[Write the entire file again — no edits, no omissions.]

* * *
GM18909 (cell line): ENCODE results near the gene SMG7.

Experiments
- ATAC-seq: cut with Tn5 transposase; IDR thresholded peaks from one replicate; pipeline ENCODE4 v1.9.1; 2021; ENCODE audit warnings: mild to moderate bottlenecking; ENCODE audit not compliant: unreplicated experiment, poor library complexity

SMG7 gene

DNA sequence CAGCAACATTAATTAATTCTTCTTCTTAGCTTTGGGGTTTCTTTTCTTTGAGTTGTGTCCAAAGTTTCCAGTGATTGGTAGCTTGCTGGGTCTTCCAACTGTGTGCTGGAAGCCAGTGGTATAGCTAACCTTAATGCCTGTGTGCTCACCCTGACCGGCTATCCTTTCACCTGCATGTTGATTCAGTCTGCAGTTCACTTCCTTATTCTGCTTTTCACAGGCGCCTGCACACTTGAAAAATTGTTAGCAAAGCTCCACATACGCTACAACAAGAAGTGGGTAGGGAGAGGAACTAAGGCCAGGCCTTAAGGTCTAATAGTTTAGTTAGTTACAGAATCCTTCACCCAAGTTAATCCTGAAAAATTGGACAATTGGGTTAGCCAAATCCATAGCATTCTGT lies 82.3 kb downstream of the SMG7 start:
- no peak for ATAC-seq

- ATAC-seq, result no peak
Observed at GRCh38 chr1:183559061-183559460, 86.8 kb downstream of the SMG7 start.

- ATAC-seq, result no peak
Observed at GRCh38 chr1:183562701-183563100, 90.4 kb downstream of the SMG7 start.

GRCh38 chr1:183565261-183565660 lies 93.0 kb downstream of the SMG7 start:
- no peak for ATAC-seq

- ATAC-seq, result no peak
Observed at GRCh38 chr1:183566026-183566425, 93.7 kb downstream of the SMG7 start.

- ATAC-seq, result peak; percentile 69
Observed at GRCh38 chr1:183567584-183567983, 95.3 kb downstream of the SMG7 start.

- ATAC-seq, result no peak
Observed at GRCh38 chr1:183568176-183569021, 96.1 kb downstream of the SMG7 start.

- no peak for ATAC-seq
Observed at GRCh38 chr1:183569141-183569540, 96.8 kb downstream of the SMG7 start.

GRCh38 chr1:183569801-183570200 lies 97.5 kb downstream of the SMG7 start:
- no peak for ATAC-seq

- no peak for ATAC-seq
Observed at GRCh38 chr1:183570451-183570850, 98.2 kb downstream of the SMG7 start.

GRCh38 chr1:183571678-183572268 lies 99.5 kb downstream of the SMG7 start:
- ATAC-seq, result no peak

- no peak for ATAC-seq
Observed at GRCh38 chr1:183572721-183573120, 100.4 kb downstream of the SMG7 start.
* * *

GM18909 (cell line): ENCODE results near the gene SMG7.

Experiments
- ATAC-seq: cut with Tn5 transposase; IDR thresholded peaks from one replicate; pipeline ENCODE4 v1.9.1; 2021; ENCODE audit warnings: mild to moderate bottlenecking; ENCODE audit not compliant: unreplicated experiment, poor library complexity

SMG7 gene

DNA sequence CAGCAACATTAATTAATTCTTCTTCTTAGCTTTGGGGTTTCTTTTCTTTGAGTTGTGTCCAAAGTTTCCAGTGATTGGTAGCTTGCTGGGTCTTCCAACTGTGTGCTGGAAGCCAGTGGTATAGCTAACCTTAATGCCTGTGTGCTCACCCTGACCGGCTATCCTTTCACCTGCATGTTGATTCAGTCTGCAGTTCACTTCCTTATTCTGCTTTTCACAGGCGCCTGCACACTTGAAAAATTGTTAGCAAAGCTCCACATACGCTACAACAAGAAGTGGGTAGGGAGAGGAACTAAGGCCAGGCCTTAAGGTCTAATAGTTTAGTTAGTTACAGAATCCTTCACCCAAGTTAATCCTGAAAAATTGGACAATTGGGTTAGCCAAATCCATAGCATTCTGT lies 82.3 kb downstream of the SMG7 start:
- no peak for ATAC-seq

- ATAC-seq, result no peak
Observed at GRCh38 chr1:183559061-183559460, 86.8 kb downstream of the SMG7 start.

- ATAC-seq, result no peak
Observed at GRCh38 chr1:183562701-183563100, 90.4 kb downstream of the SMG7 start.

GRCh38 chr1:183565261-183565660 lies 93.0 kb downstream of the SMG7 start:
- no peak for ATAC-seq

- ATAC-seq, result no peak
Observed at GRCh38 chr1:183566026-183566425, 93.7 kb downstream of the SMG7 start.

- ATAC-seq, result peak; percentile 69
Observed at GRCh38 chr1:183567584-183567983, 95.3 kb downstream of the SMG7 start.

- ATAC-seq, result no peak
Observed at GRCh38 chr1:183568176-183569021, 96.1 kb downstream of the SMG7 start.

- no peak for ATAC-seq
Observed at GRCh38 chr1:183569141-183569540, 96.8 kb downstream of the SMG7 start.

GRCh38 chr1:183569801-183570200 lies 97.5 kb downstream of the SMG7 start:
- no peak for ATAC-seq

- no peak for ATAC-seq
Observed at GRCh38 chr1:183570451-183570850, 98.2 kb downstream of the SMG7 start.

GRCh38 chr1:183571678-183572268 lies 99.5 kb downstream of the SMG7 start:
- ATAC-seq, result no peak

- no peak for ATAC-seq
Observed at GRCh38 chr1:183572721-183573120, 100.4 kb downstream of the SMG7 start.